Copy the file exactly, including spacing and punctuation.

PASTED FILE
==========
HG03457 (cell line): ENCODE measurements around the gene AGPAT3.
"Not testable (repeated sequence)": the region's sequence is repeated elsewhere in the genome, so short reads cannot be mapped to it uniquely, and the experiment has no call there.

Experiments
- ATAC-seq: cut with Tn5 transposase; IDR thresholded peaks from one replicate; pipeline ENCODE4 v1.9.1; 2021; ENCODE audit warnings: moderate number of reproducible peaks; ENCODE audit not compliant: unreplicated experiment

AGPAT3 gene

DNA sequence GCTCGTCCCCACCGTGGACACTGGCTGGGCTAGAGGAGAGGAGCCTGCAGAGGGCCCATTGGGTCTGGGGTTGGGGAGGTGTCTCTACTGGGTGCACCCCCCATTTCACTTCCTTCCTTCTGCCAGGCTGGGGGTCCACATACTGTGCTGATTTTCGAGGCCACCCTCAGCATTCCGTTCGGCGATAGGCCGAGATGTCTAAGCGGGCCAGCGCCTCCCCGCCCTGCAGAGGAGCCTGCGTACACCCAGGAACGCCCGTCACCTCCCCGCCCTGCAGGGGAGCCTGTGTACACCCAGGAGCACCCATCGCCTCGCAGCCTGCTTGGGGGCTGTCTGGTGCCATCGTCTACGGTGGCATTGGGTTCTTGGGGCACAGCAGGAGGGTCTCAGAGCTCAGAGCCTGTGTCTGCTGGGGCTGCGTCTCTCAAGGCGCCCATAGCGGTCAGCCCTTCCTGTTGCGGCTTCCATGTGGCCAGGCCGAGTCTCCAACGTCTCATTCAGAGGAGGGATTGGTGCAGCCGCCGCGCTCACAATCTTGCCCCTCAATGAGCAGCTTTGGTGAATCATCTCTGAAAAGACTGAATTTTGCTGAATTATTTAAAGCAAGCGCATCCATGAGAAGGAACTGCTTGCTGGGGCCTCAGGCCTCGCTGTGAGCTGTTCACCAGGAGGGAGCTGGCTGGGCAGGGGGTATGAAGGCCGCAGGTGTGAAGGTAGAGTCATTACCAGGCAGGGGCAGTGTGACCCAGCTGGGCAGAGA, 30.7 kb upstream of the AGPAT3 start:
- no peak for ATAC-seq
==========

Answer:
HG03457 (cell line): ENCODE measurements around the gene AGPAT3.
"Not testable (repeated sequence)": the region's sequence is repeated elsewhere in the genome, so short reads cannot be mapped to it uniquely, and the experiment has no call there.

Experiments
- ATAC-seq: cut with Tn5 transposase; IDR thresholded peaks from one replicate; pipeline ENCODE4 v1.9.1; 2021; ENCODE audit warnings: moderate number of reproducible peaks; ENCODE audit not compliant: unreplicated experiment

AGPAT3 gene

DNA sequence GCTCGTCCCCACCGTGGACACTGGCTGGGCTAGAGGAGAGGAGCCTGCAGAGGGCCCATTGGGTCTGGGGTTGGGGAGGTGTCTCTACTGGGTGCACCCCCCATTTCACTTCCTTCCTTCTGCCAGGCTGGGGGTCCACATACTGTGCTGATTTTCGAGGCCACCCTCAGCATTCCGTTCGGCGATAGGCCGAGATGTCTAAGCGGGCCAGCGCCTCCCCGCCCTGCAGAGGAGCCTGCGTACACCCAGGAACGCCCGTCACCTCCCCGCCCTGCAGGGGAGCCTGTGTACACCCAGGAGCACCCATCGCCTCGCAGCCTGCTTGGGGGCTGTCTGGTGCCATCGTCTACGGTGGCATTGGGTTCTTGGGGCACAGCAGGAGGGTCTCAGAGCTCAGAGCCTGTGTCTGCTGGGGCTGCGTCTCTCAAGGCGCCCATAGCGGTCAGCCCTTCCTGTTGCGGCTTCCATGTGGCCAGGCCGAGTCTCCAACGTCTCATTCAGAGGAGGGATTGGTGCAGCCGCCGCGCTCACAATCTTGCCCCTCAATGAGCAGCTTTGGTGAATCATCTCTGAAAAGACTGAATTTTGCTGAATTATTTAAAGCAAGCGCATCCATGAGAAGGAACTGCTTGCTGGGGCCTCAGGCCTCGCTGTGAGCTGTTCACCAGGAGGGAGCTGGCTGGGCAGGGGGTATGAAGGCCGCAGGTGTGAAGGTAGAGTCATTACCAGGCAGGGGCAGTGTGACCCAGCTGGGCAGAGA, 30.7 kb upstream of the AGPAT3 start:
- no peak for ATAC-seq